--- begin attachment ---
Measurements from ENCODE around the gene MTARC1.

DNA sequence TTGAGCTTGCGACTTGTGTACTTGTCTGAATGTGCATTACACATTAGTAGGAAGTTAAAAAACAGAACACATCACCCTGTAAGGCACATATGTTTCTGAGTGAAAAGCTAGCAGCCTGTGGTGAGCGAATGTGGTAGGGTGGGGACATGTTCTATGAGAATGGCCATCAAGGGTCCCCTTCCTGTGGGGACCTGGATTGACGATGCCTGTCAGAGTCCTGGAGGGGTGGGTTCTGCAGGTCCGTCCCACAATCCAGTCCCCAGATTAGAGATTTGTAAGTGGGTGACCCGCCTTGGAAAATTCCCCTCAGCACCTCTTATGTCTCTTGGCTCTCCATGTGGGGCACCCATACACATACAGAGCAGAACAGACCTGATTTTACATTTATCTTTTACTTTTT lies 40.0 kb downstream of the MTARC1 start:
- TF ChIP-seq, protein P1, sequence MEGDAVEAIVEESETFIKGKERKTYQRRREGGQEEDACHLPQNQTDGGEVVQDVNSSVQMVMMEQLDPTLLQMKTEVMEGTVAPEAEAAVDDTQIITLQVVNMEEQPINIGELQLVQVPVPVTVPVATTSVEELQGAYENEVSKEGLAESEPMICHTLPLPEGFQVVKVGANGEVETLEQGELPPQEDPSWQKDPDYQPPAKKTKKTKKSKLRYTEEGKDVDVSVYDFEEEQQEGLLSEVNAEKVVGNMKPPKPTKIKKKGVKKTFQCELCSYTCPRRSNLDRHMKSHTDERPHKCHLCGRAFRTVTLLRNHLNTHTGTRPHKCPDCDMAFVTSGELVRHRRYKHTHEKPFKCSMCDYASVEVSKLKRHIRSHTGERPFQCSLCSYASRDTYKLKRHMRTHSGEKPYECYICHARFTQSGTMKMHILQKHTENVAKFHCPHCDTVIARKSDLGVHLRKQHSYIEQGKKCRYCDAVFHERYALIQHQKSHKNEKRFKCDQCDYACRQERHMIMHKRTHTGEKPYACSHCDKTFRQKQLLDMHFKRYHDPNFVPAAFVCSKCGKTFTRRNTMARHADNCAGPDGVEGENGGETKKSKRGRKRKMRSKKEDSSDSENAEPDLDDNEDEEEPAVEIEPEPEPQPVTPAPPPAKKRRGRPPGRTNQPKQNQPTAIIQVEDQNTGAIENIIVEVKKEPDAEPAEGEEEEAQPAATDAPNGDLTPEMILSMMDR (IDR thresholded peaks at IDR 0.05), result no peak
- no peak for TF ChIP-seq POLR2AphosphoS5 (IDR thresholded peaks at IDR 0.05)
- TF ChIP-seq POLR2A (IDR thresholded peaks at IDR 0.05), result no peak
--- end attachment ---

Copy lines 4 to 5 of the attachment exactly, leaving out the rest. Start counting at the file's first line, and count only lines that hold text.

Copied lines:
- no peak for TF ChIP-seq POLR2AphosphoS5 (IDR thresholded peaks at IDR 0.05)
- TF ChIP-seq POLR2A (IDR thresholded peaks at IDR 0.05), result no peak